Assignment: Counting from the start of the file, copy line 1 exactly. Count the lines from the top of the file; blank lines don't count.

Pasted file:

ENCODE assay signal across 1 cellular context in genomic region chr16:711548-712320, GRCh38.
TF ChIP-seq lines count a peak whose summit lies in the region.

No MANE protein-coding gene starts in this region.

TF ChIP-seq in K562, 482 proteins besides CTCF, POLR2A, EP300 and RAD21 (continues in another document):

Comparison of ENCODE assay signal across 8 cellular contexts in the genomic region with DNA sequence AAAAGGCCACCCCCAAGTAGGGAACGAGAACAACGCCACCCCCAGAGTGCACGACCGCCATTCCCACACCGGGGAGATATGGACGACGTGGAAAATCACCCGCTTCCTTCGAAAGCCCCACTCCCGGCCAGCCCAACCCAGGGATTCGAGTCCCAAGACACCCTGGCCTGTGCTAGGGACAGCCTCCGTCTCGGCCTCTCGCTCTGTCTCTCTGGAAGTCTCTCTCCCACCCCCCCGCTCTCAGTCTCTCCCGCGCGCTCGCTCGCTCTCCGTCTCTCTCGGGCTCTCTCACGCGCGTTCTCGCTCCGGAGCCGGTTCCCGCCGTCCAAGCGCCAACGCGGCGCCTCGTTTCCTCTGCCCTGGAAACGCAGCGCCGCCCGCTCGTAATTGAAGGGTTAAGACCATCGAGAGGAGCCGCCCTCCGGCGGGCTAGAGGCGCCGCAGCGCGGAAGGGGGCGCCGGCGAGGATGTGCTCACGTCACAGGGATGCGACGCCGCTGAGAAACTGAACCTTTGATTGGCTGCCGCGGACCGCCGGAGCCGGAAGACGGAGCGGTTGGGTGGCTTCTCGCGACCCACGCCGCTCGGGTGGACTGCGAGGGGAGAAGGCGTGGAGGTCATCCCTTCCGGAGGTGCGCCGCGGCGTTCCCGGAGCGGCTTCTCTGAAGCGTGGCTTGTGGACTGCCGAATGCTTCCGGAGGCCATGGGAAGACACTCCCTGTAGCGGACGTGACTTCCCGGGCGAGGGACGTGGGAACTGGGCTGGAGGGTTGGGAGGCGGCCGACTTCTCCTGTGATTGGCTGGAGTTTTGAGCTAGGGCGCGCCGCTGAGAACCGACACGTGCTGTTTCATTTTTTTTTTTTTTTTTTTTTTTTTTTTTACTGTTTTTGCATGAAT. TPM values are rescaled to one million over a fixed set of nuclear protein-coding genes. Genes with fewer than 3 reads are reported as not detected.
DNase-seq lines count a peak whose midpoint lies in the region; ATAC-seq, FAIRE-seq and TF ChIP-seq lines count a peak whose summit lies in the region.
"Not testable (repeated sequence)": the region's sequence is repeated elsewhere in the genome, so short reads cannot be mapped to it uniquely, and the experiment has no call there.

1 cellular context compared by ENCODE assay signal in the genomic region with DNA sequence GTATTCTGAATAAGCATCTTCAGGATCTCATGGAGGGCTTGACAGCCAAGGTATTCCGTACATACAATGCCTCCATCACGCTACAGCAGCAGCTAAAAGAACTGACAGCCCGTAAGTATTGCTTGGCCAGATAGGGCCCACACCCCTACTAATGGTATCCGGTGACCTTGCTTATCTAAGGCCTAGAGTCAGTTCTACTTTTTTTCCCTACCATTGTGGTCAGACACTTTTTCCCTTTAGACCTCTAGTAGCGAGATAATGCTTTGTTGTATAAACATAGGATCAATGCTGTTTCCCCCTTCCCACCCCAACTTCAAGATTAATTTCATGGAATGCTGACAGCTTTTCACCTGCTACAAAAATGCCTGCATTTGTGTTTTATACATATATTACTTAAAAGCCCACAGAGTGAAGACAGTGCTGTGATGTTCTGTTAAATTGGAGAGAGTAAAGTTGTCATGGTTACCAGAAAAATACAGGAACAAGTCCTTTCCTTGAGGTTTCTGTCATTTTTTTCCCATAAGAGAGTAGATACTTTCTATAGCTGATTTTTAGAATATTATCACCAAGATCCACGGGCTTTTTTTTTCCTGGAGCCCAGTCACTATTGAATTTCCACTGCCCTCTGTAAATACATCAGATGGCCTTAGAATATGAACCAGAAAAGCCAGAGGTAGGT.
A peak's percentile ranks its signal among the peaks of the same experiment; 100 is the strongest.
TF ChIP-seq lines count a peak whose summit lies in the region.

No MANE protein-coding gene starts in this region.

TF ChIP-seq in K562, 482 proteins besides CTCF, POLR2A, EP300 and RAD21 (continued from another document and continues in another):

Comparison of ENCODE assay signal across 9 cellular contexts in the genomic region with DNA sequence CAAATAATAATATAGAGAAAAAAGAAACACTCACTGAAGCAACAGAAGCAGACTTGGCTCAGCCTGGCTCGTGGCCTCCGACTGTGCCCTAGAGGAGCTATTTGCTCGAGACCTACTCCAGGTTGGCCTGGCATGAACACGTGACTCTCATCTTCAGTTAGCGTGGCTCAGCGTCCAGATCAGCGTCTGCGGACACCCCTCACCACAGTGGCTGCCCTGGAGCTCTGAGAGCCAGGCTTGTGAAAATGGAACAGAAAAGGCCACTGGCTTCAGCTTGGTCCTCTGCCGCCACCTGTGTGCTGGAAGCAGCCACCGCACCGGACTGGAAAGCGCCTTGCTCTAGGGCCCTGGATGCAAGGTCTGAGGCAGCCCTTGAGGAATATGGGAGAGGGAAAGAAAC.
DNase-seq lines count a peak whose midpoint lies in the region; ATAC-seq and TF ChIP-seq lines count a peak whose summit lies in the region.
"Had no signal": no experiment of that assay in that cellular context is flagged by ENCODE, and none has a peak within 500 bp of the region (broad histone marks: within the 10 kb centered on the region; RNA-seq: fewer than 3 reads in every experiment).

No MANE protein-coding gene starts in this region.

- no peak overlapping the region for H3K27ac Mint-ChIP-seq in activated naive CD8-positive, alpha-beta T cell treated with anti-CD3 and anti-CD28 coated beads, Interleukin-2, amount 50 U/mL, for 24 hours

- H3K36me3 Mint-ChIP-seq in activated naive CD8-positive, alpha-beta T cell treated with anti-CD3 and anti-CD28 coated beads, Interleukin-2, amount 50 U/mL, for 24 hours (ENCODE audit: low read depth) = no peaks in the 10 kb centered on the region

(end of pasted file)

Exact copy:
ENCODE assay signal across 1 cellular context in genomic region chr16:711548-712320, GRCh38.